Meaning and Purpose: Chapter 3

What Happened to the Traditional Subjects


Joseph Wright of Derby, Bird in Air Pump

Scientific rationalism is one of the reasons cited for the demise of traditional beliefs. Joseph Wright of Derby captured many gripping scenes of scientific exploration in the 18th century, such as An Experiment on a Bird in the Air Pump, 1768, shown today at National Gallery, London. The philosopher William Barrett observed that our knowledge of physical nature has vastly increased since modern science began, with a paradoxical decline in our understanding of human consciousness. “What shall it profit a whole civilization, or culture, if it gains knowledge and power over the material world, but loses any adequate idea of the conscious mind, the human self, at the center of all that power?”1 As a human enterprise, art too would be at risk when consciousness of human reality falters.

Goya, Saturn Devouring His Son

Psychoanalytic theory, or Freud, Jung and Reich, displaced the authoritative truths of faith, and undermined the binding force of commitment. Among the many prescient images painted by Goya, the mural transferred to canvas of Saturn Devouring one of his sons (1821-23) evokes some of the repressed beliefs that psychoanalysis aims to uncover. The Prado, Madrid, boasts this painting. Philip Rieff examined the consequences of psychology breaking “the great chain of meaning” through which institutions saved men “from destructive illusions of uniqueness and separateness.”2 He hints at a terrifying consequence, that of nihilism, the idea that life has no objective meaning, purpose or intrinsic value.

The growth of capitalism and its generation of the consumer society shares some of the blame, too. Jean Antoine Watteau made the charming Gersaint Shop Sign, now at Schloss Charlottenburg, Berlin, for a Paris shopkeeper in 1721, as the consumer society was intensified by the growth of a middle class with disposable income available for purchasing luxuries as well as necessities.3 Arnold Hauser openly espoused Marxist critique in his classic four-volume series, The Social History of Art (1951) yet our 21st-century understanding is so permeated with the effects of Karl Marx’s ideas that it takes effort to dissect them out. There are examples manifest in the artwork and titles I selected below. Whether his ideas are flourishing or fading away depends almost entirely on your position toward them, it would appear. While Marx disparaged the bourgeoisie, they made excellent customers for the fine arts in 17th century Holland and 19th century France.

Watteau, Gersaint Shop Sign

One particular manifestation of Marxism is the morphing of his concept of class identity into the evolving and increasing movements of identity politics. Whatever underpinned a belief in universal principles, whether tacit agreement or explicit hegemony, has given way to competing interests in a climate of uncertainty, if not antagonism. Interestingly, as identity continues to splinter, social isolation rises, as argued by Robert Putnam in Bowling Alone (2000). This creates a dilemma in the choice of subject matter for the representational artist. How can the individual artist proceed when the only certainty is that her personal experience is necessarily limited to the particulars of her circumstances? Would choosing subjects from different circumstances be viewed as misappropriation?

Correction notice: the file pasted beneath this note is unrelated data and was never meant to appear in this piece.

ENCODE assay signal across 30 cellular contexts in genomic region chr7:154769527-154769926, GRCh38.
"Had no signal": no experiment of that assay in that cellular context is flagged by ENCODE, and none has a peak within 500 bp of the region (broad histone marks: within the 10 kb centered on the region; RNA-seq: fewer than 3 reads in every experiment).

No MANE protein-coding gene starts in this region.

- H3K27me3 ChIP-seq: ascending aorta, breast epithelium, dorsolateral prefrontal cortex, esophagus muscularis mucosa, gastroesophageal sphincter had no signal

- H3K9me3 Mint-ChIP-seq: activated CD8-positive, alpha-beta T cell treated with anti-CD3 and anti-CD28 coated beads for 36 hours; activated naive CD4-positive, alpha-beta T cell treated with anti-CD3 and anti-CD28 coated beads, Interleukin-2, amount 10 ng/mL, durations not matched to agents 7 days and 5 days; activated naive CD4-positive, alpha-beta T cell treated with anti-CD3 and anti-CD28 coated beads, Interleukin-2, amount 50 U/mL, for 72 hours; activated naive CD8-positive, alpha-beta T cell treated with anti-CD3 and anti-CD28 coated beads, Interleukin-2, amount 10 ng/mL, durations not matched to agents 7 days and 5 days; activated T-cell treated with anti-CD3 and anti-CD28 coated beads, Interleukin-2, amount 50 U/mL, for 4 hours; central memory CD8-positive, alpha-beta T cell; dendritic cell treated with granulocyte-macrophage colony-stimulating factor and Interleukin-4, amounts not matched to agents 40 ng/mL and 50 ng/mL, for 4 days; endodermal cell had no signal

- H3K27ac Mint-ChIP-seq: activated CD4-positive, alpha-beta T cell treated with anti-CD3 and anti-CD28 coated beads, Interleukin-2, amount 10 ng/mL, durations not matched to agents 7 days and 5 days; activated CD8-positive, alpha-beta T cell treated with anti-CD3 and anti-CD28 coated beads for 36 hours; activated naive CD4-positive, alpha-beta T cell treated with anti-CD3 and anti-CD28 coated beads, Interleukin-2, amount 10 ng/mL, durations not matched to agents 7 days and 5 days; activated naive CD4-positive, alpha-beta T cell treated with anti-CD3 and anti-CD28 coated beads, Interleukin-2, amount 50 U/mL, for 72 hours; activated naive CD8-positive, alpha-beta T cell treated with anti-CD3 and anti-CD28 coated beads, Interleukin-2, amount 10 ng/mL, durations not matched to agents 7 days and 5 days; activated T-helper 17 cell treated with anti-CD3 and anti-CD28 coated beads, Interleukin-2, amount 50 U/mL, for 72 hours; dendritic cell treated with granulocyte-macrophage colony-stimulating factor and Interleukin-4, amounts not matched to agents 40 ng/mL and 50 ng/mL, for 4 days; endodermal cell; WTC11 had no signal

What about the effects of the culture of celebrity? There seems little need to dignify that phenomenon with an illustration; we have all seen and heard enough about the lives of so-called stars. The cultural products that earned fame for celebrities do seem to have decisively displaced the fine arts. One of the calamities of our age may well be the way technology allows us to distract ourselves with meaningless trivia round the clock. Social media allows everyone to get in on this act, too, and the critic Christian Viveros-Faune explains why “the art world’s raging narcissism epidemic is killing art.”4

UIG532978 View of Earth from Apollo 10 from approximately 100,000 miles. Europe, Asia and parts of Africa visible with some cloud cover. NASA photograph.; Universal History Archive/UIG; out of copyright

When we combine the relentless coverage of scandal with a loss of traditional faith, we arrive at the crisis of meaning defined by postmodernists: “There is no way to arrive at the ultimate meaning of anything, and to believe otherwise is tantamount to mythology.”5 Any Jackson Pollock action painting might serve to illustrate this crisis, and in the Musee National d’Art Moderne hangs a representative example, Silver over Black, White, Yellow and Red, painted in oil and enamel on paper over canvas in the artist’s productive period, 1948. Pollock’s work records the artist’s energetic application of paint and the randomness of his splatters defies principles of artistic composition and design, the relationship of parts to the whole.

It would appear that we are utterly alone and adrift in a disordered, indifferent universe. Yet in this bleak hour we are alive and awake and painting.

  1. William Barrett, The Death of the Soul: From Descartes to the Computer, (New York: Anchor Books), 1986, p. 166.
  2. Philip Rieff, The Triumph of the Therapeutic: Uses of Faith after Freud, (New York: Harper and Row), 1966, p. 3.
  3. Wikipedia, “The Consumer Revolution,” accessed December 1, 2015,
  4. Christian Viveros-Faune, “Why the Art World’s Raging Narcissism Epidemic is Killing Art,” artnetnews, December 1, 2015, accessed December 2, 2015,
  5. John Lusis, “Andy Grundberg—Crisis of the Real,” John’s Columbia Blog: Photography Theory, History and Criticism, posted October 21, 2013, accessed October 27, 2015,